Vulnerabilities / Threats
1/8/2016
03:40 PM
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Japanese Banks Targeted With New Rovnix Trojan

US organizations need to monitor such threats because cyber criminals can easily modify and migrate such threats for use here, IBM says.

The language barrier that for long protected Japanese banks from being targeted by Trojan attacks appears to have been decisively overcome by cybercrime groups if the sustained attacks against the nation’s financial institutions over the past few months are any indication.

The latest manifestation of that trend is Rovnix, an advanced malware tool that is currently being used to target customers at as many as 14 major Japanese banks.

IBM’s X-Force security researchers have been tracking the banking Trojan for the past several months and this week described the Rovnix campaign against the banks as “nothing short of an onslaught.” The infection campaigns, which began in early December, include the use of email messages with an attachment containing the Rovnix downloader. Recipients who click on the attachment -- typically disguised as a package delivery waybill from an international transport company -- end up downloading the malware on their systems.

Until recently, the operators of Rovnix have used the malware mainly to target banks in Europe. But more recently, Rovnix’ configuration file appears to have been uniquely adapted to target banks in Japan, IBM researchers found. The malware contains attack schemes that have been specifically customized for each of the targeted banks.

Rovnix uses a Web injection mechanism that is capable of perfectly imitating a targeted bank’s Web pages. When a user with an infected computer visits the web page of a targeted bank, Rovnix serves up Web pages that look and feel exactly like the bank’s actual site. The malware is even capable of adapting itself to whatever authentication process the user might employ to log into the account. For instance, Rovnix in some cases tries to get victims to download a malicious Android app on their smartphone so it can intercept authorization codes send via SMS by the bank.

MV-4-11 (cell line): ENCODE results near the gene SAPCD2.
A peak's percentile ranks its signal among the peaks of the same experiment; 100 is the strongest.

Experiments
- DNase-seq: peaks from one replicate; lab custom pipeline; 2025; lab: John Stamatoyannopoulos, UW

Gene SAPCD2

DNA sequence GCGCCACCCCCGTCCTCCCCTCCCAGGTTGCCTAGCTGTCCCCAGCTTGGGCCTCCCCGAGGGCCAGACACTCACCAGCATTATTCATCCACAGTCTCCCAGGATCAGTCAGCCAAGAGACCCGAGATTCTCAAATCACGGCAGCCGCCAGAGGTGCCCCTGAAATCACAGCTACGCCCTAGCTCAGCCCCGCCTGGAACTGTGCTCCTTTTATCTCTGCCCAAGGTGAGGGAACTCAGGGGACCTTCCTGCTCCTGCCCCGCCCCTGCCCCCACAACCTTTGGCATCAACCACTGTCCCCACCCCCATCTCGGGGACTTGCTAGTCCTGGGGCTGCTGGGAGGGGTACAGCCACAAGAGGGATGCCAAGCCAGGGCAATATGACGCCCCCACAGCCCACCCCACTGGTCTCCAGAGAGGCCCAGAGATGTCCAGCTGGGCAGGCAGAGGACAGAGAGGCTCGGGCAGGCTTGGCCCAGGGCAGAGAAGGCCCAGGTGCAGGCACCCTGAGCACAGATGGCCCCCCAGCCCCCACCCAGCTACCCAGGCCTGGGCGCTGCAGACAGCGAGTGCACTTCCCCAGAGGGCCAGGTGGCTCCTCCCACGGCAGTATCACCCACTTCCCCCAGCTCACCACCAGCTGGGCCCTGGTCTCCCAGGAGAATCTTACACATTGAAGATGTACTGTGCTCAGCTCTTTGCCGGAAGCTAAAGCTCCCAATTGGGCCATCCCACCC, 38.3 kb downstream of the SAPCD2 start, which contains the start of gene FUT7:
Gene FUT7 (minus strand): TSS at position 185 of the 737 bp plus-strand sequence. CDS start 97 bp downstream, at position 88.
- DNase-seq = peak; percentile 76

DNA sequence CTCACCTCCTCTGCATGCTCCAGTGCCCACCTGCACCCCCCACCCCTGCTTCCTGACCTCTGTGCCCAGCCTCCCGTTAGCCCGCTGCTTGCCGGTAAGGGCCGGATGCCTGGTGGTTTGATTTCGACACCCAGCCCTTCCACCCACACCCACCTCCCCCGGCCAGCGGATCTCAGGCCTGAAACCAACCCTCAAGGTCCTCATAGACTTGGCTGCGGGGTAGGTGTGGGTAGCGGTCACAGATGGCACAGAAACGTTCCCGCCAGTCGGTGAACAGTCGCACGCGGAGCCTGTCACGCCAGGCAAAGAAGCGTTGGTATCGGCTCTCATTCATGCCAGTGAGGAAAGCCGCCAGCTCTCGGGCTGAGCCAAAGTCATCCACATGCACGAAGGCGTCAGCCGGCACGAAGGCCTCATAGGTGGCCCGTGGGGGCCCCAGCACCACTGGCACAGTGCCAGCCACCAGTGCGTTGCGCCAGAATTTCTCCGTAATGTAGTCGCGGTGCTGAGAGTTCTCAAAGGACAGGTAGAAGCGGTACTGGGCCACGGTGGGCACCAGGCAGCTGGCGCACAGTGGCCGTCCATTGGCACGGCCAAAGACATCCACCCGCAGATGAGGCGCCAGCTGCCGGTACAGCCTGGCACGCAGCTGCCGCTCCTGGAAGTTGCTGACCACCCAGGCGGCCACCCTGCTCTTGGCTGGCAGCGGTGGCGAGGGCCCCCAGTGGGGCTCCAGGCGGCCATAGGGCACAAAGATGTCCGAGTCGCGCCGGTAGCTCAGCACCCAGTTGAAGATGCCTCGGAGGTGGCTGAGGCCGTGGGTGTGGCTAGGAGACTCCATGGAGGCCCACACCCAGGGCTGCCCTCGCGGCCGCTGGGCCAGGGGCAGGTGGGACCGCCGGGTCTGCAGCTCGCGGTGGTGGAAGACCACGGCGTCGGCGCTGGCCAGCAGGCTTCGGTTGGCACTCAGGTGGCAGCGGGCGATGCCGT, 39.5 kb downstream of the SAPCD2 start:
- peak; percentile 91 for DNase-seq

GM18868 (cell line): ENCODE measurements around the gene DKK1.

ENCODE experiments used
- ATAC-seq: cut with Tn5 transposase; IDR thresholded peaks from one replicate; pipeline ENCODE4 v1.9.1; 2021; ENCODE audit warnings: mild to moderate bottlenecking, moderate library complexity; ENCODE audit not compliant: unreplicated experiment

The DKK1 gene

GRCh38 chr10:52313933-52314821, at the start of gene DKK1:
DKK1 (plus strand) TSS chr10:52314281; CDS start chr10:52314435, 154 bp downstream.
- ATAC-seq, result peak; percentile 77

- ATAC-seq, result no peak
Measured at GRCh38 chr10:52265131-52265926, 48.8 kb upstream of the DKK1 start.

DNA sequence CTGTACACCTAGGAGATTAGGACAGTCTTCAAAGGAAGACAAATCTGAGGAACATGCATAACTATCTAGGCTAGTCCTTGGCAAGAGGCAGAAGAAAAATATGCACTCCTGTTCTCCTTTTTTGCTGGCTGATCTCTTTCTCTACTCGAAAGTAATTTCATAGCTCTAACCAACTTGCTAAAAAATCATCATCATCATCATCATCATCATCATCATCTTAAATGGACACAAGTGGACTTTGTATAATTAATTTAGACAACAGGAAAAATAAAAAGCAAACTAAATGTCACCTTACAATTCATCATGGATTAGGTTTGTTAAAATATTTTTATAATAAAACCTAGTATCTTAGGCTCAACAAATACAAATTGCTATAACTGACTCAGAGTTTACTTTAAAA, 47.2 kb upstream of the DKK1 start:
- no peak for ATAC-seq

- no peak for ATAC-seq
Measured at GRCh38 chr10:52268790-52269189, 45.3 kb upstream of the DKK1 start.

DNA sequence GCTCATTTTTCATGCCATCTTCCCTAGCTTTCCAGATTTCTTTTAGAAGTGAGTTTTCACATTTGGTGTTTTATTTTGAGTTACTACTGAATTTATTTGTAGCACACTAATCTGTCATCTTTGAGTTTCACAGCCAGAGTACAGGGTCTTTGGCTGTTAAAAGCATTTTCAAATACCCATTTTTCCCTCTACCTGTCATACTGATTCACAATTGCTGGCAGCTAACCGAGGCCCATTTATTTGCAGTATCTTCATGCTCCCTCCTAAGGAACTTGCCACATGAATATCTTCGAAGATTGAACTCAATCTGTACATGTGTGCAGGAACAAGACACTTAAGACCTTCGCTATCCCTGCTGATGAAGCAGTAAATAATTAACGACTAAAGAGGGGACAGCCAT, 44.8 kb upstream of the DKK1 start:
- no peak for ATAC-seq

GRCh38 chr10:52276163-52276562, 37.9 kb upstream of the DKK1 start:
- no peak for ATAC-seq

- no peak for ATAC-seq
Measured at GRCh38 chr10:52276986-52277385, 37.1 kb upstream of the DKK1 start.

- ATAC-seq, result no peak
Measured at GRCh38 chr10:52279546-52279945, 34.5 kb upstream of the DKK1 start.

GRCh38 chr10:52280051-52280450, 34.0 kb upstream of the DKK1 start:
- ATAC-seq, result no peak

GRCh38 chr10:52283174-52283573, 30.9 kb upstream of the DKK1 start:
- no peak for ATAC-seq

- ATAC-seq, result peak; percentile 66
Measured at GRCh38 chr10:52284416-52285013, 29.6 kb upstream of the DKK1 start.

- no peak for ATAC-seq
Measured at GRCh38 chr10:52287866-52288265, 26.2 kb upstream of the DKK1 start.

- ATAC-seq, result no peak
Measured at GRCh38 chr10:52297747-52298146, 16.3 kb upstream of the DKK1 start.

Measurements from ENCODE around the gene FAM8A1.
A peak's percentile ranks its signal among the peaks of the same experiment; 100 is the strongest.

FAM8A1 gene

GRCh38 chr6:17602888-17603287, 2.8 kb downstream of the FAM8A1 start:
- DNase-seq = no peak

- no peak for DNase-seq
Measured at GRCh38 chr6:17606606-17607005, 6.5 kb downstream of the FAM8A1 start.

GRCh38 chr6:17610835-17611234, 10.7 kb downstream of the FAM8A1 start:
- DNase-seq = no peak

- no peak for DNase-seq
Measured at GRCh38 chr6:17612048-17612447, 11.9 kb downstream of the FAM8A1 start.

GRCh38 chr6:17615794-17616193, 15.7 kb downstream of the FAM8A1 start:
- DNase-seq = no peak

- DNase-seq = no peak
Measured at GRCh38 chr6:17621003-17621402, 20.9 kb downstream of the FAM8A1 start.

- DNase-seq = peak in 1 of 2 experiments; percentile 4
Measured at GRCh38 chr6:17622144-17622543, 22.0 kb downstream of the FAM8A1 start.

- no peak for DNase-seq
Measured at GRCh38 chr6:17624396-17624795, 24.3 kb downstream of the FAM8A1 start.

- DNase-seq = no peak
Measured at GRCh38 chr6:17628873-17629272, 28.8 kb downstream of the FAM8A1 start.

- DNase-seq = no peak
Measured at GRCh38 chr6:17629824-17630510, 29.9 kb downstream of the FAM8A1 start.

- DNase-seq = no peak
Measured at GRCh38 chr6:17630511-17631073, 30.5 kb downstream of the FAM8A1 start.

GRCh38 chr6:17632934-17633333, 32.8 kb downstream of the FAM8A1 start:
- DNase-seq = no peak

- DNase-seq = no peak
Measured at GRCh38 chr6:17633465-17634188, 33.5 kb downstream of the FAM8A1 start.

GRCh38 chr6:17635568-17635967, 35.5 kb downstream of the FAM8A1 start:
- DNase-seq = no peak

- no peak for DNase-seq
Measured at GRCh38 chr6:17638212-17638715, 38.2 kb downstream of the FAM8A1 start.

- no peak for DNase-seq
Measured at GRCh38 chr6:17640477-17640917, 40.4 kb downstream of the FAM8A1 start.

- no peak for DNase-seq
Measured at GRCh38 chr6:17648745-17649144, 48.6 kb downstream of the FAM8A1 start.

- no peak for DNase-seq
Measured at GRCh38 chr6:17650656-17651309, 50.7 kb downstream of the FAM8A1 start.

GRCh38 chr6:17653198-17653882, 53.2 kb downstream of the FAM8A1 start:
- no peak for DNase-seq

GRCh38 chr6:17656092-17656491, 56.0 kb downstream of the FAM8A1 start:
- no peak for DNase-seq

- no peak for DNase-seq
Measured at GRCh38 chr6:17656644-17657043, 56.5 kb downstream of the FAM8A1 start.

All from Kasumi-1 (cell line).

“For each bank, the injections used by Rovnix modify large parts of the original page, which is designed to trick the victim into divulging the second password or token for the ensuing fraudulent transaction,” IBM cybersecurity evangelist Limor Kessem wrote.

The use of convincing-sounding Japanese language email messages to distribute Rovnix and the level of customization that has gone into the attacks suggests that the gang behind Rovnix has put some thought into its campaign in Japan, IBM noted. The malware continues a trend that began last summer when cybercrime gangs suddenly turned their attention on Japanese banks after mostly ignoring it for the past several years. Since then, financial services companies in the country have been hammered by a succession of banking Trojans including Shifu and Tsukuba.

Etay Maor, senior cybersecurity strategist at IBM Security, says US organizations need to keep an eye on threats like Rovnix because of the ease with which cybercriminals can modify such malware for use here.

“Companies should pay specific attention to the amount of effort the attackers have put into this campaign as it shows the attackers studied how individual banks work, uncovered their security measures, and developed specific schemes for them,” Maor says.

The attackers put in the effort because they knew they could generate significant revenue through the campaign, he says. “It’s important for banks and financial institutions to monitor for these types of threats and campaigns as they can be quickly migrated to target the United States – or wherever [the attackers] determine is worth the investment.”

The growing sophistication of such malware is also a worry. Rovnix, for instance, has employed extensive mechanisms to protect against known security tools. The malware also leverages digital signatures in all communications and even uses code before the malware reaches the device to detect any anti-virus software or security measures that may be present on it, Maor says. “It uses many different modules to look into the device and be persistent in its attack. “

 

Jai Vijayan is a seasoned technology reporter with over 20 years of experience in IT trade journalism. He was most recently a Senior Editor at Computerworld, where he covered information security and data privacy issues for the publication. Over the course of his 20-year ... View Full Bio

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